Catch the Sun The Crowd at Dawn

Back at the cafe, the crowd has moved outdoors with a gentlemen from Egypt playing his morning tunes. We are lucky to catch the last table and serve ourselves some breakfast. Some of the other guests including Dr Ali, an advisor to the Minister of Culture sing extempore. Despite the lack of sleep, we somehow didn’t feel like leaving. Spent another good hour enjoying the random chanting of music, felt like a group of friends sitting together over a bonfire and singing in abandon.

Morning melody Egyptian Harmony Strings

7:40 am we finally make a move, the cleaners are at it shining the museum for another day, they wish us good morning wondering who these visitors inside before the opening time. Our sincere thanks to the Ministry of Culture, Bahrain and all the organisers of this events for making it one of the most memorable evenings. Hope it is a recurrent event every year.

Dr Ali joins in

Bhailoni – The Door to Door Singing Troupes of Darjeeling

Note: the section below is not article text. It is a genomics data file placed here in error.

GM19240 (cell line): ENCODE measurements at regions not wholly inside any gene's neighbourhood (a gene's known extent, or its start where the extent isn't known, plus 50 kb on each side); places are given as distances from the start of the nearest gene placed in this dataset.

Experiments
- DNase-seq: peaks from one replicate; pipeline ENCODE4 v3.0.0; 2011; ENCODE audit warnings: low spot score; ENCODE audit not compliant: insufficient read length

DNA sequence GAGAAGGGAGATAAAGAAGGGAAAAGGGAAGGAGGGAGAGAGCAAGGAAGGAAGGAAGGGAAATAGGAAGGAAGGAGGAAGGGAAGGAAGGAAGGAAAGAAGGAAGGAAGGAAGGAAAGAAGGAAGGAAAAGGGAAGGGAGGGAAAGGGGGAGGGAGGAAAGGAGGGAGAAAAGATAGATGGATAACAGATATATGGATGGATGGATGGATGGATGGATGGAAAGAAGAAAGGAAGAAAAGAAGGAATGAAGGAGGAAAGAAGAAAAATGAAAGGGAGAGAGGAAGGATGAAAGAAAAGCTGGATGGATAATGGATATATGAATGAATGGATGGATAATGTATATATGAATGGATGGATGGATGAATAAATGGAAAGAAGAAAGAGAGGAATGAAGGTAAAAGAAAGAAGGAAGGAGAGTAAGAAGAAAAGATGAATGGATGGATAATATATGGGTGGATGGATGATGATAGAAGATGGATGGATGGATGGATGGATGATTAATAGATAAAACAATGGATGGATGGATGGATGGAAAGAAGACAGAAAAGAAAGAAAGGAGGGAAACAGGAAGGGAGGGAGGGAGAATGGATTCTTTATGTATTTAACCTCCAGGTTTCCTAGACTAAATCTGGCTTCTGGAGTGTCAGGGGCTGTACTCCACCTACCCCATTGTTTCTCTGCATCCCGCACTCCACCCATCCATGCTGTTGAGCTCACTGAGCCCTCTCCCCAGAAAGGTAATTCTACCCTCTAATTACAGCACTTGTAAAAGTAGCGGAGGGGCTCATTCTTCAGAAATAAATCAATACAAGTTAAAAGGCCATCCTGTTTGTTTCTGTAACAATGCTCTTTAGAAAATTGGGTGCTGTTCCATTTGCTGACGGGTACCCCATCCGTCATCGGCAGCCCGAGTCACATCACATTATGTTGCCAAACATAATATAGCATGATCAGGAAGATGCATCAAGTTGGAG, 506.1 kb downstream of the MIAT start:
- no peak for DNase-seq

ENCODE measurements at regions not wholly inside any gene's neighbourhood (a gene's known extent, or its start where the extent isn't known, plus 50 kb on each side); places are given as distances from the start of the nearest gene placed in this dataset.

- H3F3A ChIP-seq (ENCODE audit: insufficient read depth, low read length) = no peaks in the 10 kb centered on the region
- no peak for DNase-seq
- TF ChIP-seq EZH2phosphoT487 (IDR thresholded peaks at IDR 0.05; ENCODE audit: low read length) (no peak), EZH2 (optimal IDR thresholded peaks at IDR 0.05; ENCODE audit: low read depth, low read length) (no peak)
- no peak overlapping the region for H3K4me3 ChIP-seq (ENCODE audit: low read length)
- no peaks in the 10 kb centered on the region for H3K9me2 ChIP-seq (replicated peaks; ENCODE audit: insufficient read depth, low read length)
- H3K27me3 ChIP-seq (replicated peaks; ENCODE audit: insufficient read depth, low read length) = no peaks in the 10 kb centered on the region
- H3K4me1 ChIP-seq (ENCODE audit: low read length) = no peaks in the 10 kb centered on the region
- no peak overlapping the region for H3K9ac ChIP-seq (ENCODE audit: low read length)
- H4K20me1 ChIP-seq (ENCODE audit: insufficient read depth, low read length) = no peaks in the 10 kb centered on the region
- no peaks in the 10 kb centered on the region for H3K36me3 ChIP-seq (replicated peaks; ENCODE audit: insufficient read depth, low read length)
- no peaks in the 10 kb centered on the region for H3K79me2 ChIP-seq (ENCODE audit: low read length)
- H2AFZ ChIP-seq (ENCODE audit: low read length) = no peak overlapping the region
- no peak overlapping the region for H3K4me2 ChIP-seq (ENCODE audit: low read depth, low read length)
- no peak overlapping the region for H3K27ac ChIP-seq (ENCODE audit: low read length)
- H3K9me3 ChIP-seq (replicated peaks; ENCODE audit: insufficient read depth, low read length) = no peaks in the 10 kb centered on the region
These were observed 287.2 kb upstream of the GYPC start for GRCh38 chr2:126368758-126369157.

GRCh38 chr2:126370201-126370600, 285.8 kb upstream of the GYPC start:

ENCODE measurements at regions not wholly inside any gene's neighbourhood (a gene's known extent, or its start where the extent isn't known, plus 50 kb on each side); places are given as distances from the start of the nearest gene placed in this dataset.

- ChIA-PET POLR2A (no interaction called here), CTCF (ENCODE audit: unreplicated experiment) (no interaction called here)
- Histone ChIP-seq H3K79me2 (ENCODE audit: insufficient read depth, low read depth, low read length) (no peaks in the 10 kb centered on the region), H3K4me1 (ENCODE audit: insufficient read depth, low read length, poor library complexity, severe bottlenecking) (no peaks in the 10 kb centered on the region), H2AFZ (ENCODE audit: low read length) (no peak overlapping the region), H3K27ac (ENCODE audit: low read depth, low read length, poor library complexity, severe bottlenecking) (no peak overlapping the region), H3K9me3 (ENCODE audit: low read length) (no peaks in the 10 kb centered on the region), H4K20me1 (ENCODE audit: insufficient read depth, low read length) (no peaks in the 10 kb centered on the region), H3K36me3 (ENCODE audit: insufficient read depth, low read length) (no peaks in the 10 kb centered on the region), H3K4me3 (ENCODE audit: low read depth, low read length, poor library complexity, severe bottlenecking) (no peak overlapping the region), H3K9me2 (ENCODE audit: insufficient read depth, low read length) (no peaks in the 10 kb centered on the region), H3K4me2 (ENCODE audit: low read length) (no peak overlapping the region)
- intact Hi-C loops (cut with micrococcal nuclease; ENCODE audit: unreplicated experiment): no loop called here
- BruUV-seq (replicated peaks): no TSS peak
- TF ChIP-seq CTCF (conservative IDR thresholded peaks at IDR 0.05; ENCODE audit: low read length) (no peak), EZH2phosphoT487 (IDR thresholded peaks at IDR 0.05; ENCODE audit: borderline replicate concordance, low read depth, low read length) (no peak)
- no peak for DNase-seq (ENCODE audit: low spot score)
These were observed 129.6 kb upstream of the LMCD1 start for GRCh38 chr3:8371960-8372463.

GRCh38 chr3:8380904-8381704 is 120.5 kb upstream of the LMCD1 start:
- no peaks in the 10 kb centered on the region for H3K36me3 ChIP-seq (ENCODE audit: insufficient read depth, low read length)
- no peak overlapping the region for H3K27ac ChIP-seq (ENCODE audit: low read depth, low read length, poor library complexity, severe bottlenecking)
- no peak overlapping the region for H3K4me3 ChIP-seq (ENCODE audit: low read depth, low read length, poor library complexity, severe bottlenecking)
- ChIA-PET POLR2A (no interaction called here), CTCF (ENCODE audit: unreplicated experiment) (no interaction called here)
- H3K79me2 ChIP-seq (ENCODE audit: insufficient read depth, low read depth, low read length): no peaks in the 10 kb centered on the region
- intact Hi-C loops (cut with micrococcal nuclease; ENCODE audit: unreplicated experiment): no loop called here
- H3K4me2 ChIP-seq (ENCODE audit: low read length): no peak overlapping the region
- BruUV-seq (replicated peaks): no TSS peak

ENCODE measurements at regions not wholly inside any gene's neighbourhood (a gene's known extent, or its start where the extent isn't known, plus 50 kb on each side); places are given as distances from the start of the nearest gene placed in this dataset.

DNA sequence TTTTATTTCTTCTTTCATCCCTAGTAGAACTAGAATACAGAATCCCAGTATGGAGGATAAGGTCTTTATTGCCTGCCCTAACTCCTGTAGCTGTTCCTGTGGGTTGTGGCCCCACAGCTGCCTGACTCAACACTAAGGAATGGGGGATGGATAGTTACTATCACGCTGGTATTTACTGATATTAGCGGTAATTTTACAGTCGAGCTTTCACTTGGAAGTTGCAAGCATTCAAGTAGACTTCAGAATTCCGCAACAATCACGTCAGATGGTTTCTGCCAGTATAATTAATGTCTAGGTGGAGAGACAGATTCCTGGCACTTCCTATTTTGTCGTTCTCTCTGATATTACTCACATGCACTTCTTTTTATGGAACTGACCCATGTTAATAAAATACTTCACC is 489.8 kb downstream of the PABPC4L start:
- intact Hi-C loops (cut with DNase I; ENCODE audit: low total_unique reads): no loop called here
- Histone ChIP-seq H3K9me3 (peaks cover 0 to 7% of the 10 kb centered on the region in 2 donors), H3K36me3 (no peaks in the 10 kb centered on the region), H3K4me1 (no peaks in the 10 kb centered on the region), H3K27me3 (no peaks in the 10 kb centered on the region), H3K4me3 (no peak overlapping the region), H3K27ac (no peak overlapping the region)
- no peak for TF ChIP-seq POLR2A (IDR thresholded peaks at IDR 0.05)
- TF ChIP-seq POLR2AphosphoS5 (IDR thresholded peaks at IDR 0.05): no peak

In Darjeeling like most of India, the festival of Diwali is celebrated with great fervour and enthusiasm. Apart from the crackers, exchange of sweets and visiting friends and family, the  Nepalese have one more unique custom.  A custom, in which they welcome strangers into their homes, largely the younger lot who eagerly await this day for months.

The first evening of Diwali is known as “Bhailoni”, where groups of girls walk from door to door singing traditional songs, dancing and blessing the family members of the homes they visit. In return for the showers of blessings, the head lady of the house gives them money and some food at times.

This age-old tradition of forming groups and visiting houses has been kept alive to this day. The lit Diya or earthen oil lamp kept outside the houses signifies an invitation to the goddess of wealth, Lakshmi.

The world through my viewfinder

%d bloggers like this: